My bf was adopted out of Asia. He's never sought out his birth parents. Should I encourage him to?
My longtime bf was adopted out of Asia to the U.S. as a baby. His white parents are absolutely awesome and he had a picture-perfect childhood (seriously--like something out a story book. I'm jealous!). For as long as I've known him (10+ years), he's never spent much time thinking about his birth mother/parents. His general attitude has been one of, "They didn't want me, so why should I be interested in them?" I got where he was coming from, and it was more than fine with me. I'm not the type to believe in Reclaiming your Roots and Duty and the Motherland and things like that (I'm a 2nd gen Asian American). And if he didn't feel the need to look more into his adoption, I didn't feel the need, either. But lately...certain developments have arisen that have caused me to rethink my position.
It all started when we watched the documentary Somewhere Between
. It follows the lives of a few Chinese adoptees and how they decide to (or NOT to) find their birth parents. It hit him hard. REALLY hard. I was surprised, to say the least. I realized my entire understanding of how he processed his own history was inaccurate, at best. Around the same time, we had to move some boxes of his childhood things from his parents' house to our own. I came across a small box and asked him what was in it. He said it was his adoption papers. I asked if I could look at them, and he said sure...he also mentioned that he himself had never really looked at them, which I thought was odd. We looked at them together and I was shocked to discover that the location and name of the hospital he was born in, along with the name of his birth mother, was written there in plain ink. There were also paragraphs of description about what his personality as a baby was like, written by someone like a social worker-equivalent over there. I think I always knew that there was some denial at work in his mind, but discovering that there was this much information about his past right under his nose his entire life and that he'd never even looked at it made me realize the extent of it.
Completely separately from all this, one of my close relatives recently relocated to the country my bf was born in and has been asking us to visit. It's a rare opportunity to spend a good amount of time in that country with the translation support we'd need to do some research (and we can't forget the financial support, like free housing). My relative is there for work purposes, so the window of opportunity won't be around forever.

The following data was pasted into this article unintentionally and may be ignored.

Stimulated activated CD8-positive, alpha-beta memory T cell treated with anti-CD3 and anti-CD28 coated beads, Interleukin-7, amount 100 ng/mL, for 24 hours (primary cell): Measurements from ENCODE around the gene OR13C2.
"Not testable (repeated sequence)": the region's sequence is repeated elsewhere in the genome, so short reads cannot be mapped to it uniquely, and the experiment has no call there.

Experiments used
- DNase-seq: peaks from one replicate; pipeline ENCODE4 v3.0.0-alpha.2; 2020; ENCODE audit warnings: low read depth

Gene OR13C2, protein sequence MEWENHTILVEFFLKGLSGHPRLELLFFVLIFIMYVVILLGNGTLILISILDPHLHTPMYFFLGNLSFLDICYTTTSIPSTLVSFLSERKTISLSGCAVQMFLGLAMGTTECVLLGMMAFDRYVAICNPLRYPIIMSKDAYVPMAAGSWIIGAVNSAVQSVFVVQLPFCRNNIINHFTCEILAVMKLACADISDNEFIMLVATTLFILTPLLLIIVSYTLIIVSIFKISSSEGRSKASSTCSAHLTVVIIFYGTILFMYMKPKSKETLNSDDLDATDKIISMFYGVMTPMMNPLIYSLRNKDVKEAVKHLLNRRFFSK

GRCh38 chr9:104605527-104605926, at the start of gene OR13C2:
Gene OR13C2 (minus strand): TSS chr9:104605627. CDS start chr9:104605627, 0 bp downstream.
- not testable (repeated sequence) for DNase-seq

There are so many negative what-ifs about delving into this arena: What if we try and we can't find his birth mother? What if we DO find her, and she slams the door in his face? What if she's already passed on? What if we find her, and she's overcome with guilt that she expects him to forgive? If you think about it, there really aren't that many happy endings to the situation. They weren't torn apart by fate. A choice was made for him when he was a baby and many lives were irrevocably changed--most for the better, but possibly some for worse.
But despite all these things, my BIGGEST fear is that we don't pursue this...and in 20 years he will look back and wish he had tried to get some answers when we had the opportunity. And it will be too late.
I've had 1-2 short conversations with my bf about all this. I've tried to make it clear that if he has any desire, even the tiniest bit, to look for his birth parents, now is probably the time. And that whatever he decides, I'll support him. I've also tried to gently press on him that whoever his birth parents are, they are probably in their 60s by now, and time won't wait for us. He says he understands. But I also now know he has a history of denial, and it's easy to put off a huge project like this one. I think this is basically the situation now: Unless I take it upon myself to start planning and coordinating this venture, it's just not going to happen (plus, it's my relative who's in that country now). But doing so might upset him. And, in the end, it might conclude with some kind of horrible life-changing experience, like his birth mother shutting the door in his face. So I don't want to do it. And it's his life, not mine, so I shouldn't butt my way in...
...or should I?
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